Let's take this multiplier theory further. If we assume a transaction today has a certain multiplier impact, call it x. So the TV purchase wasn't just worth $500 to the economy but $500 times x. If that's true, then wouldn't it be that the $37.50 in interest spent would have a negative multiplier effect of $37.50/x? If the consumer just saved and bought the TV at a later date, then the $500x multiplier would hold, just at a later date, without the debt service drag.

On the flip side, there are clear examples where debt is good. I think where consumers borrow to fund asset purchases that's basically good debt. Obviously it can go too far, as we've seen recently. But its safe to say that without debt, there really couldn't be a housing market. People just wouldn't be able to lay out the kind of cash needed to purchase a home, and in most cases home's are a reasonable store of value.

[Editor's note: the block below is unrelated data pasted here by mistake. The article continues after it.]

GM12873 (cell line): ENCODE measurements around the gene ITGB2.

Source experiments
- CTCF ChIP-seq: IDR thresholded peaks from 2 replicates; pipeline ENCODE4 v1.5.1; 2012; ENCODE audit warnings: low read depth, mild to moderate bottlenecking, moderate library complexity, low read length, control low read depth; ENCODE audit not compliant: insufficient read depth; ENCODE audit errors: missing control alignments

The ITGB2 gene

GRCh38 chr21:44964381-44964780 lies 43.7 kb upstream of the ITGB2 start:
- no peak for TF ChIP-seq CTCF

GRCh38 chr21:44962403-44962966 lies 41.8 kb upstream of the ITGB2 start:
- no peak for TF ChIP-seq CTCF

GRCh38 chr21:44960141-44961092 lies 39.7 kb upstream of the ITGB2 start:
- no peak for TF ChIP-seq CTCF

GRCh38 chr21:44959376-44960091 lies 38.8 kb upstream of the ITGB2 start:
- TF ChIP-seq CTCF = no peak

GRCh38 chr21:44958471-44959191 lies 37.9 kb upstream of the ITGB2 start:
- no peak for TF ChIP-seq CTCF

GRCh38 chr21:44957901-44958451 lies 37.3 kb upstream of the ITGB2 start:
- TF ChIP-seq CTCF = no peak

I also think a lot of business debt is good. Businesses need debt to finance capital spending. Unlike the purchases of a television, corporations investing in new plant and equipment creates value for the economy. If their ability to create value is in excess of the interest cost of the debt, then I think the economy is better off.

Unlike consumer debt, business debt should tend to generate future cash flow rather, as opposed to simply pull forward demand for consumption. Thus there really is a multiplier effect to corporate leverage. Obviously too much leverage can be bad, but not enough leverage could be bad as well.

Now this next part isn't going to be popular but I'm going to say it anyway. Another area where we really need debt is on Wall Street. Here is the reality: without leverage, arbitrage-free prices won't hold. The market couldn't serve its function of properly allocating capital through the pricing mechanism. Don't believe me? What happens if two bonds deviate from their theoretical value. Maybe its two Ford Motor bonds with similar maturities trading at wildly different yields. If dealer firms have access to short-term financing, they step in an arbitrage the differential away. If they don't, then the mis-pricing remains. Again, obviously leverage can become too great, so I'm not arguing that unlimited debt is good, but I am arguing that at the core, trading debt is good.